And that was the full list for several days, until my son’s renter’s insurance policy came in the mail for his signature. Renter’s insurance, covering all those electronics in his room, is the cheapest way to go, we discovered, but I couldn’t set it up until we had his dorm address, so I just now got the policy. And I added to the Parents’ Weekend delivery list:
Renter’s policy for signature
Then my son called: could we bring him a bike? We have several bikes in the garage, he knows, he’s not picky, just one of those? He has to get all the way across campus first thing every morning, and a bike would be very helpful. OK, no problem; so the list became:
— Travel mug
— Mattress egg crate pad
— Renter’s policy for signature
Then I went shopping, and I picked up some snacks I knew he would like: another big bag of peanut M&Ms, two boxes of HoHos now that the store has them back in stock, two cases of green tea bottles, from which he must be going through withdrawal, plus a long-sleeved shirt that I bought on impulse. My son has plenty of clothes, I know, but I saw it and thought he’d like it. It’s a Mom thing, and I realize it’s more important to me to give the shirt than it is for him to receive it.
The very day I went shopping, he got a final paycheck in the mail from his summer job. “What do you want to do with it?” I texted. “You can bring it here,” he answered. So then my list:
— Travel mug
— Mattress egg crate pad
— Renter’s policy for signature
— Snacks + green tea
A few days later, another text message from my son: “When you come down can you bring me a Caps jersey, preferably the Ovie one, and the pull-up bar from the doorway?”
Immediately I went upstairs, dug out the jersey, pulled the pull-up bar off the door, and set them to the side in the hallway. I didn’t want to forget them. And I extended the list, which almost filled up the paper, because I didn’t realize the list was going to be so long and I started off with pretty big handwriting:
— Travel mug
— Mattress egg crate pad
— Renter’s policy for signature
— Snacks + green tea
— Ovie Caps jersey
— Pull-up bar
And now, still a week away from the Parents’ Weekend trip, I think of the pile we’re taking down, realizing that we have to drive the pick-up truck down again now that we’re taking a bike. I think about the box I mailed last week with five pair of socks and night-vision goggles, and I consider the suspiciously small load of stuff we drove down the first time … and I realize how glad I am to still be needed.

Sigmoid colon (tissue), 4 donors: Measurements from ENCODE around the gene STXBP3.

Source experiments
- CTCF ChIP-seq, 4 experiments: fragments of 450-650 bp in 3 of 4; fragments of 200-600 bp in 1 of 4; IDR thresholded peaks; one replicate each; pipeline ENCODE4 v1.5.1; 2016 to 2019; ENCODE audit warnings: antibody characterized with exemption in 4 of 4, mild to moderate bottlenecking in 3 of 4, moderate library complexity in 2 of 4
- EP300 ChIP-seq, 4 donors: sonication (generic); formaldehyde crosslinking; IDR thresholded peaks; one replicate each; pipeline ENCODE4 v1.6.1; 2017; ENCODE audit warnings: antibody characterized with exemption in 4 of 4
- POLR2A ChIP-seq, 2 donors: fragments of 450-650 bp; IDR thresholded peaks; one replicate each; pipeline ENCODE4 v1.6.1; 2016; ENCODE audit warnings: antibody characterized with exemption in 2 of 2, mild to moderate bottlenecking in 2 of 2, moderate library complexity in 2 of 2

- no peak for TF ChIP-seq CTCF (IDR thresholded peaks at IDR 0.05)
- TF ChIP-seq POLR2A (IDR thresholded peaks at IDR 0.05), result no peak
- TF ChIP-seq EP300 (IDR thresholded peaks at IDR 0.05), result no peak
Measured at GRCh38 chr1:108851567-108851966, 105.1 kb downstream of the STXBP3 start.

Mom on the Run: The Next Chapter
The text from Christy is out of the blue: “Wanna have dinner w/me tonight? Just u & me, and early (we do have school tmrw).” The message closes with a smiley face.
I stop and think for a minute: tonight? Um … I hadn’t planned on it. I’ve got things to do. My husband isn’t home, but there are chores; laundry, and – finally – taking a flamethrower or its chemical equivalent to my son’s bathroom. Um ….
Ah, forget it, I think. Cleaning the bathroom, really? Over dinner with Christy? “Yes! I’m in! 6ish?” Woohoo! I grin and do a silly happy dance. So exciting! A spontaneous weeknight girls’ night! With Christy, my buddy from the gym who I really only get to talk to while we’re sweating it out on the yellow mean elliptical machine, or quickly in the locker room.
Chores, schmores. That bathroom has been filthy for months, another day or two won’t hurt it. Right? And I start my planning – what I’m going to wear, what time I should leave. Fantastic!
The only problem with the dinner with Christy, really, is that it’s yet another step down the slippery slope. All of a sudden, with my kids both in college and out of the house, my new mantra is, “I can do whatever I want.” It was a shocking revelation some months ago, and I’ve spent the summer applying it, first with tentative baby steps and now more frequently and boldly.
It all started with the newspaper. I’ve always read the whole newspaper every morning. I start with the front page, work my way through local news, then read the Style section, saving the comics and crossword puzzle for last – mental dessert, after the hearty news fare. One day I was short on time, though, and decided I didn’t want to waste my abbreviated breakfast hour on the news. I would hear that on the radio on my commute to work, or check the headlines online. Instead, I just read and enjoyed the Style section and the comics. And lo and behold, the world didn’t grind to a halt. Now, shockingly, it’s a rare day when I read the whole front page section.